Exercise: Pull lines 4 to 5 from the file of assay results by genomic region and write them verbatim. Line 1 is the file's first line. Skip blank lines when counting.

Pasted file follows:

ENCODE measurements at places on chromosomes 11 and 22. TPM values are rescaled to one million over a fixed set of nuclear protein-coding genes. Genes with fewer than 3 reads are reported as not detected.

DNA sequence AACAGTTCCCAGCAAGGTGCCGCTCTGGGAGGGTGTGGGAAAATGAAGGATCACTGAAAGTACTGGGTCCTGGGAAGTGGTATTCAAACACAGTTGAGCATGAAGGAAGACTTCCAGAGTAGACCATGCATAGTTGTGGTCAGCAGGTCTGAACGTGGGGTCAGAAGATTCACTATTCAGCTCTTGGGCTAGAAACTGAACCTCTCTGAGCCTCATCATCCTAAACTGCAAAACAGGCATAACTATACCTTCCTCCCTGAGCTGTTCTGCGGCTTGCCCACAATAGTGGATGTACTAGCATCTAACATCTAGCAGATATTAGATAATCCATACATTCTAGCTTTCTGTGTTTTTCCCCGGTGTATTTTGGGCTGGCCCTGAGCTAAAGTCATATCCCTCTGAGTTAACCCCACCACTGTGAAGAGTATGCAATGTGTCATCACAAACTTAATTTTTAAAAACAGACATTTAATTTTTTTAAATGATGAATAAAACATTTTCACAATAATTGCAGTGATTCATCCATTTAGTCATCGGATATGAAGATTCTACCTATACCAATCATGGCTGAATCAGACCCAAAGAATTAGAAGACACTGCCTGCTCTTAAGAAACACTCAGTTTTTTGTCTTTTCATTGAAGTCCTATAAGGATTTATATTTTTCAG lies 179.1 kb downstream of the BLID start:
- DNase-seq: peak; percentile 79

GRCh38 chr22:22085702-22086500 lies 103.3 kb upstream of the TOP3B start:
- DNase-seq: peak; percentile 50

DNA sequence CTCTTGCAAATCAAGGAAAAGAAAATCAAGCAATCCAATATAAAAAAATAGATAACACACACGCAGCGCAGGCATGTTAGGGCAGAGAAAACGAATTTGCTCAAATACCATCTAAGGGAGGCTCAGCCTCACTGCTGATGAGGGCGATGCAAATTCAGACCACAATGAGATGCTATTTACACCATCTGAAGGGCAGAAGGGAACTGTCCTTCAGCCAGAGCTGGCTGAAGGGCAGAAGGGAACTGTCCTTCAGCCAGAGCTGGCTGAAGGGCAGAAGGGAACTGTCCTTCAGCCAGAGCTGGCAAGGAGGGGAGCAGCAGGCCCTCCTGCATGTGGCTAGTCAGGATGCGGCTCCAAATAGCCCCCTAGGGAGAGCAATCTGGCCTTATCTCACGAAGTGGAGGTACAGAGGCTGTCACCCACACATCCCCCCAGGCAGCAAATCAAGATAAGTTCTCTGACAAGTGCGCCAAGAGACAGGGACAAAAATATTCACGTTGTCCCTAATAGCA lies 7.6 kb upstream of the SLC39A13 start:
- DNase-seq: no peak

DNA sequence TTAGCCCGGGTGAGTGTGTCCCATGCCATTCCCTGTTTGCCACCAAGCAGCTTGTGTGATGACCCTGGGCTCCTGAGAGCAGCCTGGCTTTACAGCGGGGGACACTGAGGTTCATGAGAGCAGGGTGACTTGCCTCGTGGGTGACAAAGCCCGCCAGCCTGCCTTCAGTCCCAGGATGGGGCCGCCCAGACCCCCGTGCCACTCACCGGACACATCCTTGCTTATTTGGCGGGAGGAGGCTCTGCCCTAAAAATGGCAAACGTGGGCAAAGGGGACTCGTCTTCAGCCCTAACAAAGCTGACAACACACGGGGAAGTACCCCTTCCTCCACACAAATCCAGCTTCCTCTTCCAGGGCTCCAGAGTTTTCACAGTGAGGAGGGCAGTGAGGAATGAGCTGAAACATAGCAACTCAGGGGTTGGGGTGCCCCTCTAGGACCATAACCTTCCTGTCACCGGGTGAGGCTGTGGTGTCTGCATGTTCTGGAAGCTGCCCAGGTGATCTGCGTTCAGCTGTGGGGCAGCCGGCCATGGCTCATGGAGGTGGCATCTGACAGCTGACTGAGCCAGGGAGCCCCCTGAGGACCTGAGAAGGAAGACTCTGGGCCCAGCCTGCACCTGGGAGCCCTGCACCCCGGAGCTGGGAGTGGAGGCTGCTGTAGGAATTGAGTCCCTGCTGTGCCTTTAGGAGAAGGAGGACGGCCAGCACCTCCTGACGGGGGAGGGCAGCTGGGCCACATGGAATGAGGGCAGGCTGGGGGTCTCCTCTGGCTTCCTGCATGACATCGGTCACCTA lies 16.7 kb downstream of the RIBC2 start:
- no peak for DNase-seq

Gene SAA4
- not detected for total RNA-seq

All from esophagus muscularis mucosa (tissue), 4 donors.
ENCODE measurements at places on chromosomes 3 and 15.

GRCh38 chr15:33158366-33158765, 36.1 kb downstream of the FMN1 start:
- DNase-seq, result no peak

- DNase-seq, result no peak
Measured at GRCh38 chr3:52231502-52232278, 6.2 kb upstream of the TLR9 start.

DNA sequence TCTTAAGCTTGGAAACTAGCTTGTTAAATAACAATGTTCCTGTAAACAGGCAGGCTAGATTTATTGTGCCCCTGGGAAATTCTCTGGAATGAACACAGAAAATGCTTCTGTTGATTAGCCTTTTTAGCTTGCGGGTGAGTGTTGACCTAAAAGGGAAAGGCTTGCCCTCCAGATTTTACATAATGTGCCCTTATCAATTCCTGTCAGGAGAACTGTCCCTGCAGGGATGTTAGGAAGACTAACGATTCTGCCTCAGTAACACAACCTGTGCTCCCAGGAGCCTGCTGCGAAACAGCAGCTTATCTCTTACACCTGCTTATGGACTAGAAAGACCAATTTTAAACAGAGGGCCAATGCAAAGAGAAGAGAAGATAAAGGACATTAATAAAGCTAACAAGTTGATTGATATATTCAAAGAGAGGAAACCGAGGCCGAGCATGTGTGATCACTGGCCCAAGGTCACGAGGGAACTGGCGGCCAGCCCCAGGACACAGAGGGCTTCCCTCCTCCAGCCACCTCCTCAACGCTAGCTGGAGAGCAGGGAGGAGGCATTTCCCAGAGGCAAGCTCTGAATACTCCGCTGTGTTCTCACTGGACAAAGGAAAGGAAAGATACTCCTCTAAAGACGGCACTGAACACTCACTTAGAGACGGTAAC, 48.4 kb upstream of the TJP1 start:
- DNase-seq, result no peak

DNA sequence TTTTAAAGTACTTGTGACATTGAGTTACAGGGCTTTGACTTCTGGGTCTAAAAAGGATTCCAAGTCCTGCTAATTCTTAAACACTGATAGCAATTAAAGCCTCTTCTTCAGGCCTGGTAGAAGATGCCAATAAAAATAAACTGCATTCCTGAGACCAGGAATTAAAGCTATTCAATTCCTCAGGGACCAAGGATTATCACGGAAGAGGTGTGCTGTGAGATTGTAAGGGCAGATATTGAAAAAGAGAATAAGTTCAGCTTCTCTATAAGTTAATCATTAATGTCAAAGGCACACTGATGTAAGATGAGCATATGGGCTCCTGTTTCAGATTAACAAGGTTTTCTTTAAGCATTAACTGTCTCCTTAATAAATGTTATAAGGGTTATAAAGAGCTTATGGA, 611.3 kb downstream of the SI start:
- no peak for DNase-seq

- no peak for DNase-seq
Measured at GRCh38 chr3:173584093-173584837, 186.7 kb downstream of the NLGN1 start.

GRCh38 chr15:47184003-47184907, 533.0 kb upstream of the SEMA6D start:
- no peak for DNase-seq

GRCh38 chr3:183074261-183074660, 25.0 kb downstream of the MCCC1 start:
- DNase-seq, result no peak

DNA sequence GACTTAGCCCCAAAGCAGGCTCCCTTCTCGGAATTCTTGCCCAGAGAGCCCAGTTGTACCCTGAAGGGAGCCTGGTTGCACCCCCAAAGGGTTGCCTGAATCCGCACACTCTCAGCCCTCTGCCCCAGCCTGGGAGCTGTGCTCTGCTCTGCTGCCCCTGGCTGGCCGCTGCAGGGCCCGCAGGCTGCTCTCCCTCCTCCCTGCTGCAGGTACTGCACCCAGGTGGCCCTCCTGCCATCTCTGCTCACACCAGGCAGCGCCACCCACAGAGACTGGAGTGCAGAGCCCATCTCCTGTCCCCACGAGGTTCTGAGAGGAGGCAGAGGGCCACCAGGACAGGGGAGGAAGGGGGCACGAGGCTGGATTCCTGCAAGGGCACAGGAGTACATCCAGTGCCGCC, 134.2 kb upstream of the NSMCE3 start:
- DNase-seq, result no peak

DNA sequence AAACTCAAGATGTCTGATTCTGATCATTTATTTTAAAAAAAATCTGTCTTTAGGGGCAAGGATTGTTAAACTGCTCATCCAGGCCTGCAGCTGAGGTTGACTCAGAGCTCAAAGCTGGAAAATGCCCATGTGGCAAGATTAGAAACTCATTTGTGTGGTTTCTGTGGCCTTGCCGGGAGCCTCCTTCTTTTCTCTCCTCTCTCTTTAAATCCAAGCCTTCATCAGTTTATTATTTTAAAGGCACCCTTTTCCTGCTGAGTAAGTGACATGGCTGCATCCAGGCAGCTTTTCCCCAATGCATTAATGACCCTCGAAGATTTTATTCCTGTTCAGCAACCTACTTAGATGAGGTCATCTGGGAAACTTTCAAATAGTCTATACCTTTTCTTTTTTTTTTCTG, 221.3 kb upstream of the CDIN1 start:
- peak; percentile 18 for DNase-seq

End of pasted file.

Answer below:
GRCh38 chr22:22085702-22086500 lies 103.3 kb upstream of the TOP3B start:
- DNase-seq: peak; percentile 50